Not everyone wants to get into the app game. Some young entrepreneurs want to rejuvenate one of the oldest industries, agriculture, using modern technologies to fight against drought or food scarcity. These ideas are being bandied about at Royse Law, the first-ever Silicon Valley incubator looking to disrupt, as they say, agricultural and food production.
Founded by Roger Royse, a Bay Area lawyer, and launched on January 2015, the incubator is the brainchild of Silicon Valley AgTech, an association of investors, tech companies, and farmers.
"There is a tremendous opportunity if you consider the potential of the industry," says Royse. "Start up[s] and farmers are now working together to promote new tools to change the work in the fields."
His mission is to connect technology and farming in order to speed up annual production. What's more, Royse is also hunting for start-ups who are building software and new technologies to reduce, for instance, at-home food waste. One example is Foodfu.ly, a company seeking to collaborate with budding entrepreneurs who can help generate clean energy or concept aimed to introduce an automated wireless irrigation and fertilizer injection system.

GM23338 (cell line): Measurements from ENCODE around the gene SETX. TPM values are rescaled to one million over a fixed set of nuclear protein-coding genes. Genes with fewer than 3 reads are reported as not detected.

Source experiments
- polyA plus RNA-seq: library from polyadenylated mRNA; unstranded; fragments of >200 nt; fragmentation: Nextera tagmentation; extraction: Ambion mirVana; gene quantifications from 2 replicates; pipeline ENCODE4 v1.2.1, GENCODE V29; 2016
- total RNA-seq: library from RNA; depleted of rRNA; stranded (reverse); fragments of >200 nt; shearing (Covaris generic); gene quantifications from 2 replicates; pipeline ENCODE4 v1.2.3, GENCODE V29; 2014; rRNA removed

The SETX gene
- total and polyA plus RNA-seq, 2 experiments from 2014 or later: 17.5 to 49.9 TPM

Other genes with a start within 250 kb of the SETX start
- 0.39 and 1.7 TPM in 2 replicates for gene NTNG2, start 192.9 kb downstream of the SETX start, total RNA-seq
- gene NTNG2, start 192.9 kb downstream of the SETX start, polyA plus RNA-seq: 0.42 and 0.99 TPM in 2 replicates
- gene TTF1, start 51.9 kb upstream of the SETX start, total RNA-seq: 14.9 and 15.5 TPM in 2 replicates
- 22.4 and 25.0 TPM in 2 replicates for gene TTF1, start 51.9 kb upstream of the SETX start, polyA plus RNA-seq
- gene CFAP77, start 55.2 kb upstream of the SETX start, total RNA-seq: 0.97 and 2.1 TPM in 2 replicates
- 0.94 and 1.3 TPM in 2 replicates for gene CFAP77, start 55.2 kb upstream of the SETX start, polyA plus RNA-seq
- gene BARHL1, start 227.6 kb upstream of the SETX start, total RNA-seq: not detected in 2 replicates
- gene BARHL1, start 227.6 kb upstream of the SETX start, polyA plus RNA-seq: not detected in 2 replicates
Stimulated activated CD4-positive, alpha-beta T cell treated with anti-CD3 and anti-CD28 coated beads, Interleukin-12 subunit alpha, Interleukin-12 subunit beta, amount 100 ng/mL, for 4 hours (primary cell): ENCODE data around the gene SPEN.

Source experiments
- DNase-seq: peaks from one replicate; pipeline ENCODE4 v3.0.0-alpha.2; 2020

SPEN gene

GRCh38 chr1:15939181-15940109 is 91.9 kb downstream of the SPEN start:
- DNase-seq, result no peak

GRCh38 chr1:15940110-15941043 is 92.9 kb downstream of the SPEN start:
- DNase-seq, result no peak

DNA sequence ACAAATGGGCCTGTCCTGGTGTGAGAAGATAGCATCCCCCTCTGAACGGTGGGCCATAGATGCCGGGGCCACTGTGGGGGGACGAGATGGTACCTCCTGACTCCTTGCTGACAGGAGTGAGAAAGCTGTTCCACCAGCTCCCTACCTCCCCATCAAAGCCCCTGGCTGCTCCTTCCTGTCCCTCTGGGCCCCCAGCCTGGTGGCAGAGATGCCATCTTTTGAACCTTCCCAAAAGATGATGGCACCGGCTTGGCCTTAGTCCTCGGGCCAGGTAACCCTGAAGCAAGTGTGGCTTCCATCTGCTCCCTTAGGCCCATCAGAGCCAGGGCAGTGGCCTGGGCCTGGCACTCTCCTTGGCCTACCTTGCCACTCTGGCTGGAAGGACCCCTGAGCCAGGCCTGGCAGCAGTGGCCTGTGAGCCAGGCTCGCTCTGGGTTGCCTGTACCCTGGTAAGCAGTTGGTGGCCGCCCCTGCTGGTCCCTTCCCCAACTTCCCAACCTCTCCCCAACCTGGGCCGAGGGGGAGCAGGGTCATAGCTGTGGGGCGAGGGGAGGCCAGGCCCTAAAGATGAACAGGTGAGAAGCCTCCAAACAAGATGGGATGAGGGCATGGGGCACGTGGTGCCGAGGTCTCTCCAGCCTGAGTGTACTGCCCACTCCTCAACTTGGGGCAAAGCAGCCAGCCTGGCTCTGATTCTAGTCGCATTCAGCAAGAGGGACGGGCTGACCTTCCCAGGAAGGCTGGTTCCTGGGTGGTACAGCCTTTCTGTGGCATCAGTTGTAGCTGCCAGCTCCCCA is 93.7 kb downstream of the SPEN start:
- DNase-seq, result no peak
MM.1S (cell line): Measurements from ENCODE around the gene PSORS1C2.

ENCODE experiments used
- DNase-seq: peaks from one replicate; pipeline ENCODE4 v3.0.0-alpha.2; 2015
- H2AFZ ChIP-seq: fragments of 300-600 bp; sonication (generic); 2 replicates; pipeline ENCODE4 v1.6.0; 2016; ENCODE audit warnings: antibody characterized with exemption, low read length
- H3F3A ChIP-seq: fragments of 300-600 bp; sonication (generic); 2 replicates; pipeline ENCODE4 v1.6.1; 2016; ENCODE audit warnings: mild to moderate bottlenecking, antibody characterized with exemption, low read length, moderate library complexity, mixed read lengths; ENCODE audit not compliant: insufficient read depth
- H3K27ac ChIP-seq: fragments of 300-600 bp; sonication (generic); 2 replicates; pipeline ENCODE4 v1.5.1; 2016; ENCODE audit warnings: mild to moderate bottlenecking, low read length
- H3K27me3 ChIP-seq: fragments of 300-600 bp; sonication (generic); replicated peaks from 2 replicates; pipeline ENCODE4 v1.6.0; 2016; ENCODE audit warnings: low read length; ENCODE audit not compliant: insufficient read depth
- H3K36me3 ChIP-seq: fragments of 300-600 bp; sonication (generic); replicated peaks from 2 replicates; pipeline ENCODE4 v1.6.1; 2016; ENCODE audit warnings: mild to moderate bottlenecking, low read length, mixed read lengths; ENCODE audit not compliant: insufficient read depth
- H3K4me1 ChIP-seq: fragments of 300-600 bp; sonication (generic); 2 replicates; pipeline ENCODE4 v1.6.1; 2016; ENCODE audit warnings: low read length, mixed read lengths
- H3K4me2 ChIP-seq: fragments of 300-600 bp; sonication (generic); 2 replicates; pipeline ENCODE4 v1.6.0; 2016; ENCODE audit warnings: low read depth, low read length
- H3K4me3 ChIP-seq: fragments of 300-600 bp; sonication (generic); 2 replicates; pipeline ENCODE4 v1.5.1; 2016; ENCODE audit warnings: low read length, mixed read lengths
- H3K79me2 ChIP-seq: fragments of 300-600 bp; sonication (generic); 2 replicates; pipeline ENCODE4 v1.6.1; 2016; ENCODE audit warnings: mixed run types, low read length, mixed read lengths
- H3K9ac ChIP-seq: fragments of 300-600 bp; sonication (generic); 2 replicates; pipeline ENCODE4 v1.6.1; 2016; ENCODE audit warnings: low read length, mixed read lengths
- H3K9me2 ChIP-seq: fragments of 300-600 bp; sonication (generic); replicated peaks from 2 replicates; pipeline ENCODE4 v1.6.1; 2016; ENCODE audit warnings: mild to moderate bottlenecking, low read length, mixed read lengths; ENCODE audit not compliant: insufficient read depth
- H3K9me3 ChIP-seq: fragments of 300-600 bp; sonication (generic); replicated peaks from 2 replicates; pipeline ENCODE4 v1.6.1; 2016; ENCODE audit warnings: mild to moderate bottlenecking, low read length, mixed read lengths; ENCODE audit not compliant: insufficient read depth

"For our first program we have received hundreds of applications, and the majority of them were very interesting. Unfortunately we had to select only for 12 applications," says Royse.
On May 11, Royse Law Incubator will host the AgTech conference, which draws farmers, industry players, venture capitalists, at the Computer History Museum in Mountain View.